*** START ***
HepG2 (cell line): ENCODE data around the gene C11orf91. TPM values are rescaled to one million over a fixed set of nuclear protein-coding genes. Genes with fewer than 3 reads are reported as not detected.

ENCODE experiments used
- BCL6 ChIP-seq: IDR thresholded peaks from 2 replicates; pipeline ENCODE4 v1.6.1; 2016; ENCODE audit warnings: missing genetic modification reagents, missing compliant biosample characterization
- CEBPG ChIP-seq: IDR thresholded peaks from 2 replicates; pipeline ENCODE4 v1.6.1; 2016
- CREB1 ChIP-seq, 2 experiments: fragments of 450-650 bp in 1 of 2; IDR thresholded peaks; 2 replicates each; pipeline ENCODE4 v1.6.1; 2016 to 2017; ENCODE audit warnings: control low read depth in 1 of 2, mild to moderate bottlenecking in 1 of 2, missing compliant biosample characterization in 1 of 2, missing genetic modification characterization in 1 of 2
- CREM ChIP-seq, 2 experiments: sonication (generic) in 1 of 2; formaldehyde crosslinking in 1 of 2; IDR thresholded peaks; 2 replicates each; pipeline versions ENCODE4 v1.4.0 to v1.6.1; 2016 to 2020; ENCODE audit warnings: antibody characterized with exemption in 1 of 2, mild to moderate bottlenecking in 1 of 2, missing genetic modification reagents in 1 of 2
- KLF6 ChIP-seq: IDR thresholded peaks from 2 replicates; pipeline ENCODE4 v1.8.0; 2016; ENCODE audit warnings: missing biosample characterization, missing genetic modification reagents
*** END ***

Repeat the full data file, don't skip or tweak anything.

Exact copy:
HepG2 (cell line): ENCODE data around the gene C11orf91. TPM values are rescaled to one million over a fixed set of nuclear protein-coding genes. Genes with fewer than 3 reads are reported as not detected.

ENCODE experiments used
- BCL6 ChIP-seq: IDR thresholded peaks from 2 replicates; pipeline ENCODE4 v1.6.1; 2016; ENCODE audit warnings: missing genetic modification reagents, missing compliant biosample characterization
- CEBPG ChIP-seq: IDR thresholded peaks from 2 replicates; pipeline ENCODE4 v1.6.1; 2016
- CREB1 ChIP-seq, 2 experiments: fragments of 450-650 bp in 1 of 2; IDR thresholded peaks; 2 replicates each; pipeline ENCODE4 v1.6.1; 2016 to 2017; ENCODE audit warnings: control low read depth in 1 of 2, mild to moderate bottlenecking in 1 of 2, missing compliant biosample characterization in 1 of 2, missing genetic modification characterization in 1 of 2
- CREM ChIP-seq, 2 experiments: sonication (generic) in 1 of 2; formaldehyde crosslinking in 1 of 2; IDR thresholded peaks; 2 replicates each; pipeline versions ENCODE4 v1.4.0 to v1.6.1; 2016 to 2020; ENCODE audit warnings: antibody characterized with exemption in 1 of 2, mild to moderate bottlenecking in 1 of 2, missing genetic modification reagents in 1 of 2
- KLF6 ChIP-seq: IDR thresholded peaks from 2 replicates; pipeline ENCODE4 v1.8.0; 2016; ENCODE audit warnings: missing biosample characterization, missing genetic modification reagents